russian_languageThe country’s only official language is Russian, which is spoken by more than 80 percent of the total population. However, more than 100 minority languages are spoken in Russia, with 27 different languages being considered official in various regions of the Federation (along with Russian). Five other languages have more than one million speakers: Tatar (6.5 million), Chuvash (1.64 million), Bashkir (1.45 million), Chechen (1.34 million), Ukrainian (1.3 million) and English (1.2 million). Armenian and German are spoken by about 900,000 people each. About 21 minority languages are classified as endangered, with some most of them having less than 100 speakers.

2016 Economy in Russia

russia_economySince the collapse of the Soviet Union back in 1991, Russia has undergone significant changes, moving from a globally-isolated economy to a more market-based and globally-integrated economy due to reforms introduced since the 1990s. Russia has the 8th largest economy in the world by nominal GDP ($2 trillion) and the 6th largest by purchasing power parity ($2.5 trillion). At the time of writing, GDP growth is rated at 1.8 percent, while GDP per capita is estimated at $14,247. Almost one percent of Russia’s population lives below the World Bank’s poverty line. Russia has abundant reserves of oil, natural gas, coal, and precious metals, which account, along with timber, for more than 80 percent the country’s exports. According to the CIA World Factbook, Russia’s long-term challenges include a shrinking workforce, rampant corruption, and underinvestment in infrastructure.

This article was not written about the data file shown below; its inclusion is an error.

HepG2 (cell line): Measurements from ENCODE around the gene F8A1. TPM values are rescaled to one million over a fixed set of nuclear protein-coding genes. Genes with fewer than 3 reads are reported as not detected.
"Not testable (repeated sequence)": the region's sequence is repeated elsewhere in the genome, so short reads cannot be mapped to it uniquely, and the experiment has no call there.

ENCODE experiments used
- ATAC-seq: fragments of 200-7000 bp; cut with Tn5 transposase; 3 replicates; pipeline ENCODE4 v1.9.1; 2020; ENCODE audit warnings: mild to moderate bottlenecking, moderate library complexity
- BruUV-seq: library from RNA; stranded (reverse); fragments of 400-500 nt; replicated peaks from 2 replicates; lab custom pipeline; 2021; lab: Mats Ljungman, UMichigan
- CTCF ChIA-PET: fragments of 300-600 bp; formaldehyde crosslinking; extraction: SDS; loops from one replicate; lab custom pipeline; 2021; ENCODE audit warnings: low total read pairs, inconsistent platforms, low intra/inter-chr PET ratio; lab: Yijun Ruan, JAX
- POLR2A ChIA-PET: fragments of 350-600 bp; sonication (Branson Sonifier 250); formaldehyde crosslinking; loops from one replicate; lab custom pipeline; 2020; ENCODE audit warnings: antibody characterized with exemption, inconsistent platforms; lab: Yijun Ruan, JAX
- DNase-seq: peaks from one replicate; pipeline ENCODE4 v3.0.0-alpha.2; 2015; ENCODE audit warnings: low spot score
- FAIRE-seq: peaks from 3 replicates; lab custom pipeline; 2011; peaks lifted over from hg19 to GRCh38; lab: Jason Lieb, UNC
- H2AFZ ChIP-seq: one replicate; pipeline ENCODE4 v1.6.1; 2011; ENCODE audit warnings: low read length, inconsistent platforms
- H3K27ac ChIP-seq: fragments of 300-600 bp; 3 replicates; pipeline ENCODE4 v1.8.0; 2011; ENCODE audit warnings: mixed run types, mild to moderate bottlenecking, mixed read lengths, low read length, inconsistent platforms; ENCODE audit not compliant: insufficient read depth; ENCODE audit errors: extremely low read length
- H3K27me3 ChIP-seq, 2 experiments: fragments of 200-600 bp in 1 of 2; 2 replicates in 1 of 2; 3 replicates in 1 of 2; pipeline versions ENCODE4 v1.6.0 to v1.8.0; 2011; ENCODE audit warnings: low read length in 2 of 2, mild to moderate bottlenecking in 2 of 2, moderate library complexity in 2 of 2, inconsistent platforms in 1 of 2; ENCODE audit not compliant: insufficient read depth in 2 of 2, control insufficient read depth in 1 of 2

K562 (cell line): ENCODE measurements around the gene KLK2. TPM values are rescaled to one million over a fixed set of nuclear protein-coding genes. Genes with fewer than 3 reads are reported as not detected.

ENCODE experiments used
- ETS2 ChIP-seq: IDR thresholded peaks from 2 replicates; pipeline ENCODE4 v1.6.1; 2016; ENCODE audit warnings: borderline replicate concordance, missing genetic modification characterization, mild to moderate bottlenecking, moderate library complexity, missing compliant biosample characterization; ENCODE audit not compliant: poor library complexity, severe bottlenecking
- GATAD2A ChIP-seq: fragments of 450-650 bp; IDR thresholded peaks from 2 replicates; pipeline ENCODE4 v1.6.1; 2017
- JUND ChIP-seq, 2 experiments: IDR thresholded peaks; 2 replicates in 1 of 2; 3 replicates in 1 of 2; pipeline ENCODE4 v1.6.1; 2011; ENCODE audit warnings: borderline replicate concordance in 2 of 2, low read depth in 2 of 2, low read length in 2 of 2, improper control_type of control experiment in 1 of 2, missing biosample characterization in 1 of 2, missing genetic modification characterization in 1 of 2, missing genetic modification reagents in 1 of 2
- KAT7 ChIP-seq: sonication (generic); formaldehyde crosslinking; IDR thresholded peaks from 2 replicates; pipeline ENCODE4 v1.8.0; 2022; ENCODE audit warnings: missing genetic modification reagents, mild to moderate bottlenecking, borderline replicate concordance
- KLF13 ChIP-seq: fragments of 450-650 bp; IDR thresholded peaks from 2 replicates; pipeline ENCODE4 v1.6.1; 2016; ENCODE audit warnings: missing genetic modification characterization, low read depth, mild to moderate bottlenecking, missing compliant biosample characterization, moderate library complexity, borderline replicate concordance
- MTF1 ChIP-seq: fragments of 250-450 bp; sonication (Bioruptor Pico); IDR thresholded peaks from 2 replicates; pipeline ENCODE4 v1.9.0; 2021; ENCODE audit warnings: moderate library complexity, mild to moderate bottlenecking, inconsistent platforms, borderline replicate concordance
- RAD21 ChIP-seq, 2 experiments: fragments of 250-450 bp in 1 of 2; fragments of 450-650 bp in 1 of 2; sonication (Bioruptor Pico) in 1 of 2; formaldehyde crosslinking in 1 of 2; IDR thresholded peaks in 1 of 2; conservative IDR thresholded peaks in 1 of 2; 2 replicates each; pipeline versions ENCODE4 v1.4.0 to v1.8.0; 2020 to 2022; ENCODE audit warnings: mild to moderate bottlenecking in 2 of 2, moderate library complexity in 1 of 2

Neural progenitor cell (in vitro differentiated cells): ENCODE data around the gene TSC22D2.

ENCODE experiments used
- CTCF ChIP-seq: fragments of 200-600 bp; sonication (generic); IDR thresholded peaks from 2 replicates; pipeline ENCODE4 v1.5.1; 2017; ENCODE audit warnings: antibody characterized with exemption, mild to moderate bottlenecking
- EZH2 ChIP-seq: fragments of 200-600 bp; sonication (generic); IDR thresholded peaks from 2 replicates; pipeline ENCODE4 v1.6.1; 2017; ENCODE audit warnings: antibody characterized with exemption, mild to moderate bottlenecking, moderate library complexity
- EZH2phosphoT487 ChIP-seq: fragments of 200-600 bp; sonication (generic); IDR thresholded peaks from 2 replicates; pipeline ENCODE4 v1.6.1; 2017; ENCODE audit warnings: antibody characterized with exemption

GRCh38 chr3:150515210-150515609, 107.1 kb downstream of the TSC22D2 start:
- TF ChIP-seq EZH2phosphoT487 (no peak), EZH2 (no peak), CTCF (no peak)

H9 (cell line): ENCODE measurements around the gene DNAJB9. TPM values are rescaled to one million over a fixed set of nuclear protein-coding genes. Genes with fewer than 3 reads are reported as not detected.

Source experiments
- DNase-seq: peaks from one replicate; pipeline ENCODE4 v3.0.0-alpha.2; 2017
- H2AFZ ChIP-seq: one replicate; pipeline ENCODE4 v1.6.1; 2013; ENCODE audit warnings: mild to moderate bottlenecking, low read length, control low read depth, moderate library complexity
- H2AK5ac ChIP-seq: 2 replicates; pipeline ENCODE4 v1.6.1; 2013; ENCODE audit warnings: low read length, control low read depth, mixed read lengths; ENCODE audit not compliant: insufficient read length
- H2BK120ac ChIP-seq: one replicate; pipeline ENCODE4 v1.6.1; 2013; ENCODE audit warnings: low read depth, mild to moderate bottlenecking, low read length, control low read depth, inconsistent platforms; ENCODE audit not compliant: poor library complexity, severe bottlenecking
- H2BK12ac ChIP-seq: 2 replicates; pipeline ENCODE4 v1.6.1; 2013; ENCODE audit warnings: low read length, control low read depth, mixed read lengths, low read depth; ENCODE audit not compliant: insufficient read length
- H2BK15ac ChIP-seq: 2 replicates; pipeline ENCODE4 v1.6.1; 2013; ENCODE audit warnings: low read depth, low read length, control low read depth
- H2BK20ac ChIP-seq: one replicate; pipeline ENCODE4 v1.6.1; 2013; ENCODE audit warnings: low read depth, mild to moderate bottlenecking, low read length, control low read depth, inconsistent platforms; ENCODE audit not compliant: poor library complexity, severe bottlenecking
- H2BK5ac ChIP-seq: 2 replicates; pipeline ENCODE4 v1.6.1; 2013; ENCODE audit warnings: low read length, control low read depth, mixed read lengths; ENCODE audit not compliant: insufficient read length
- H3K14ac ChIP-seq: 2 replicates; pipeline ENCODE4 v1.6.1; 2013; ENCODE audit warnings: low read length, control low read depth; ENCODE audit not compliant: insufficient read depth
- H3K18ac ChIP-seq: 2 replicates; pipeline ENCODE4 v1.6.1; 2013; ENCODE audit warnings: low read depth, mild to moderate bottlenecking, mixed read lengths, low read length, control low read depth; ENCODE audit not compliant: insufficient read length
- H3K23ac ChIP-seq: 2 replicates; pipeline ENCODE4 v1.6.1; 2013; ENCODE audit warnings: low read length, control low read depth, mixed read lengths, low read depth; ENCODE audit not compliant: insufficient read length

Please visit us again as we’ll be publishing the projected population of Russian in 2014 as it becomes available. The Sochi 2014 Winter Olympics have brought allot of attention to the potential for violence and terrorism in the region. Before the Olympics, most people had never even heard of Sochi and didn’t know where it was.